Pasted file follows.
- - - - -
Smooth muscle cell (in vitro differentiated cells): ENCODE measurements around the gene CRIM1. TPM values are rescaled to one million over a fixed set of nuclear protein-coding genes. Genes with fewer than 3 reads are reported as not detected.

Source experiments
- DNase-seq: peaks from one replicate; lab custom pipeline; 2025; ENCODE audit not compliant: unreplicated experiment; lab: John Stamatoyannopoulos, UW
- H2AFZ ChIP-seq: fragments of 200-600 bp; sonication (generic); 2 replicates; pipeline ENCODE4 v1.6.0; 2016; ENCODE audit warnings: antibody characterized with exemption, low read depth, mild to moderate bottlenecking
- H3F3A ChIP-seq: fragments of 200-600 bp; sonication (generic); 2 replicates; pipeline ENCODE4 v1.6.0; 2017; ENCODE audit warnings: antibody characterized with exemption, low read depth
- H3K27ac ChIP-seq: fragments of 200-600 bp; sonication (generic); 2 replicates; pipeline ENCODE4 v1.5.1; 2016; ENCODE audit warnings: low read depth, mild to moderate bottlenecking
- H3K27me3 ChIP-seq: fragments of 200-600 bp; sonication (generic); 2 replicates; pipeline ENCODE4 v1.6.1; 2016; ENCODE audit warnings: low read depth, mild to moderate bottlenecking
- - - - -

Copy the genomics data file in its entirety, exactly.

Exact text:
Smooth muscle cell (in vitro differentiated cells): ENCODE measurements around the gene CRIM1. TPM values are rescaled to one million over a fixed set of nuclear protein-coding genes. Genes with fewer than 3 reads are reported as not detected.

Source experiments
- DNase-seq: peaks from one replicate; lab custom pipeline; 2025; ENCODE audit not compliant: unreplicated experiment; lab: John Stamatoyannopoulos, UW
- H2AFZ ChIP-seq: fragments of 200-600 bp; sonication (generic); 2 replicates; pipeline ENCODE4 v1.6.0; 2016; ENCODE audit warnings: antibody characterized with exemption, low read depth, mild to moderate bottlenecking
- H3F3A ChIP-seq: fragments of 200-600 bp; sonication (generic); 2 replicates; pipeline ENCODE4 v1.6.0; 2017; ENCODE audit warnings: antibody characterized with exemption, low read depth
- H3K27ac ChIP-seq: fragments of 200-600 bp; sonication (generic); 2 replicates; pipeline ENCODE4 v1.5.1; 2016; ENCODE audit warnings: low read depth, mild to moderate bottlenecking
- H3K27me3 ChIP-seq: fragments of 200-600 bp; sonication (generic); 2 replicates; pipeline ENCODE4 v1.6.1; 2016; ENCODE audit warnings: low read depth, mild to moderate bottlenecking